I once saw a movie like that. All about revenge. Ex-con’s revenge. Very touching. Only he was smart. Not like you.
So speaks Cuddles, the ex-prostitute who is supposed to be hiding out from the mob but is currently hammered on a park bench and sucking seductively on a rod of ice. She says it to Tolly Devlin because she’s in love with him and it’s the nicest thing she can think to say. She loves Tolly, but she doesn’t quite understand him. Tolly’s not smart but he’s not stupid either. He weaves around playing mobsters and cops against each other as craftily as the Yojimbo, he slips in and out of nooses with the resourcefulness of James Bond, and has as much control over himself and his emotions as Hanibal Lecter. But he’s not smart. To be smart, you need to be able to hold two thoughts in your head at the same time, and Tolly is utterly consumed by one single drive — to see the four men who murdered his father dead. He has no code, no morals, no greed, no lust, no ambition, no ego, only this one pure drive. He is the enlightened hood.
Surrounding Tolly are the two institutions that form the architecture of his world. On one side, the police, universally detested but represented diligently by FBI Agent John Driscoll on special assignment from the Hayes Office. You can feel a rougher version of this character just beyond what the censors would allow, but even in his nuteured form, Driscoll is a ruthless figure, willing and eager to trade away the lives of innocent women and children if it gets him one step closer to making an arrest. But Driscoll has a code. It’s why he hasn’t been bought off like his chief of police, but it also means that his quest is doomed. He can never go as far as the crime syndicates, not with money, not with violence, and not with terror. And so he will never be more than a nuisance to the truly powerful.
The Syndicate knows it too, “There’ll always be men like Driscoll. “Just as there’ll always be men like us. As long as we don’t have any record on paper, as long as we run national projects, and legitimate business operations, and pay our taxes on legitimate income… and donate to charities and run church bazaars, We’ll win the war. We always have.”
This is the other pillar of society. It’s violent, but it’s stable, and it’s all but indistinguishable from the more legitimate branches of capital. The cops are no threat because they can be bought off, and if they won’t take cash, then a dead child is also very persuasive. And besides, if people really wanted to end narcotics and prostitution they would stop buying it. The Syndicate isn’t corruption, it’s the natural state of the world, and as long as the world keeps spinning, they’ll stay on top of it. The only thing they really have to worry about is some lunatic showing up and shooting everyone.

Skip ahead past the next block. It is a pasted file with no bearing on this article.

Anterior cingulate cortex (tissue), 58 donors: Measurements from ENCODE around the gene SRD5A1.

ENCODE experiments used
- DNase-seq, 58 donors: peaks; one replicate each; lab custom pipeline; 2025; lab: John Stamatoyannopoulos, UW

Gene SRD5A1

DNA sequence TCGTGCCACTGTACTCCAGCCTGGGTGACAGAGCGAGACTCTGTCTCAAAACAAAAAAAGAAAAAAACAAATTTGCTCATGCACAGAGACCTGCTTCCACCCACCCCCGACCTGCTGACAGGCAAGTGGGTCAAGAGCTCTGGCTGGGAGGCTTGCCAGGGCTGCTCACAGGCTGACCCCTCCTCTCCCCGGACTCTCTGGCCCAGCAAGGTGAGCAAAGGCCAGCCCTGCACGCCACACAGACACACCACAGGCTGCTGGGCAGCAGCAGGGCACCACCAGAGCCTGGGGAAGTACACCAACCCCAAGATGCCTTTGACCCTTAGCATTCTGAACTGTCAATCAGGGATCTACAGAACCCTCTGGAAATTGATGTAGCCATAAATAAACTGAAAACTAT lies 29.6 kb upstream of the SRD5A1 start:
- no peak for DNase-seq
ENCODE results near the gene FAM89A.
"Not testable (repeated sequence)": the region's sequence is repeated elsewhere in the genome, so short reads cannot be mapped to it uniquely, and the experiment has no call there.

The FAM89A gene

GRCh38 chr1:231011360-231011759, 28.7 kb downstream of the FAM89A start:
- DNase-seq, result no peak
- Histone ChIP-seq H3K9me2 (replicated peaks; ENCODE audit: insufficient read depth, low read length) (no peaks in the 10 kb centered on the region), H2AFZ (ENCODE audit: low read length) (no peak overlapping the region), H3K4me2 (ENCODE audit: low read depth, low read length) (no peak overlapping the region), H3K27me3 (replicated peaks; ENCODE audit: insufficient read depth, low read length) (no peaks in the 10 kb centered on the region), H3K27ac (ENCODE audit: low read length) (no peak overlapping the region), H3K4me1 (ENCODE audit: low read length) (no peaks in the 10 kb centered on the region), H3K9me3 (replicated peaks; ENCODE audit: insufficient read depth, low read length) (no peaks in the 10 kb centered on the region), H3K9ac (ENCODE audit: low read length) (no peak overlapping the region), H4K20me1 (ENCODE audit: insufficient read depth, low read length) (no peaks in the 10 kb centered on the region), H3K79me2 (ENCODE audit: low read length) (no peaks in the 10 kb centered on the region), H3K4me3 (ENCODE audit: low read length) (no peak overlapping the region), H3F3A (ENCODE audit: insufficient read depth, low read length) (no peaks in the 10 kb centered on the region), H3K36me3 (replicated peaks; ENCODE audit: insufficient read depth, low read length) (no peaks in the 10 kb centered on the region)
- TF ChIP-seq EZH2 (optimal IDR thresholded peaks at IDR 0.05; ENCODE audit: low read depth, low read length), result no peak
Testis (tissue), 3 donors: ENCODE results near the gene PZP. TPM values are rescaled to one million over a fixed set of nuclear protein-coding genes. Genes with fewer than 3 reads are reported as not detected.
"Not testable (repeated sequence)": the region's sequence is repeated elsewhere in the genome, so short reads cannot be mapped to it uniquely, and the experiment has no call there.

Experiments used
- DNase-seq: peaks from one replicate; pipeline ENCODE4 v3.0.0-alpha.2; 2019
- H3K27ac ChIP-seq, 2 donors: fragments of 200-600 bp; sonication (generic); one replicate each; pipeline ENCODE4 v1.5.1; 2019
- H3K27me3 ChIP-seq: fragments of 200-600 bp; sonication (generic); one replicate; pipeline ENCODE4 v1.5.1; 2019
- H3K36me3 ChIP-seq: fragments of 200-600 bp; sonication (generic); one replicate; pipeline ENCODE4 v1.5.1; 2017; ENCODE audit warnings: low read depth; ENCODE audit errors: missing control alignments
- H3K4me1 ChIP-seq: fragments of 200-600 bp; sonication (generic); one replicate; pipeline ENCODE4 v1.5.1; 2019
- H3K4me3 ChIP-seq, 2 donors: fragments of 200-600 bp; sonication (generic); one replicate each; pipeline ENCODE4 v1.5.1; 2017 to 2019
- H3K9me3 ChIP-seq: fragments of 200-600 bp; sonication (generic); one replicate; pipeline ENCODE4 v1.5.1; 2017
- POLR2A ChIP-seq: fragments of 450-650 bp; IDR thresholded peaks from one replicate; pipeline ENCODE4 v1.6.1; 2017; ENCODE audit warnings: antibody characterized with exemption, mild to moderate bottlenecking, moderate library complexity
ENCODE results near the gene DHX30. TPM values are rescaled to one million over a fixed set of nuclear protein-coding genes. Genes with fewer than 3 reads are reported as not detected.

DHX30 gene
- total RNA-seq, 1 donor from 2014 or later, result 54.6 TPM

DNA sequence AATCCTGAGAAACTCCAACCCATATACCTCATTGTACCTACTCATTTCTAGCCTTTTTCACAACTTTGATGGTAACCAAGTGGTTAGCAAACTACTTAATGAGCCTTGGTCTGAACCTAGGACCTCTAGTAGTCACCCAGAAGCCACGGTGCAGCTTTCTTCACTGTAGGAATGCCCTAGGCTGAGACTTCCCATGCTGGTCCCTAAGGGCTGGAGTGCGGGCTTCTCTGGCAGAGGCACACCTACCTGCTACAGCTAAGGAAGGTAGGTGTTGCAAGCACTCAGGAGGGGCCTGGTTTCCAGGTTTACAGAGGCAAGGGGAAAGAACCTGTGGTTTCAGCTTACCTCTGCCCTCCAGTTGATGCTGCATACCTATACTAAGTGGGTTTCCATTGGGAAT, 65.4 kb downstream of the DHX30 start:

And yet, this is a system that creates lunatics. We’re first introduced to Tolly when he’s 14 years old. It’s New Year’s Eve and he’s in an alleyway stalking a drunk GI so he can rob him as soon as he passes out. He lifts the man’s watch and wallet, dodges a cop, then gets mugged by another boy who looks even younger than he does. The two fight, the other kid has a razor in his knuckles, and Tolly gets a nasty gash down his face, but he keeps the loot, and stumbles his way, bleeding profusely but arousing nether sympathy or suspicion from the partiers clogging the streets, to the only person who seems to give a shit about him, an aging drunk who mothers him in place of the kids she can’t have. He asks for booze, gets a tie, and takes obvious note of the safe before the two witness his good-for-nothing old man get murdered in the alley just outside. The movie’s subtle implication that the senior Mr. Devlin had it coming is a nice touch. This isn’t about justice, it’s about murder. It takes 30 years, told in about 90 minutes, but Tolly gets his revenge. And he dies in that same alleyway. And the movie leaves us there. This is the story of one murder, and eight more that grew as a consequence of it, and nothing else.
The Syndicate has lost a few players, but they have other men. They always will. Driscoll made one arrest, and only one. He’ll start again just as the mob does. Cuddles will go back to her old life; it was never going to work out with her and Tolly anyway. Sandy will mourn him, longer than he deserves. We don’t need to see any of it. You can’t pity a man like that, a man with nothing to lose. Can’t reason with him either. He got what was coming to him. What more could he ask for?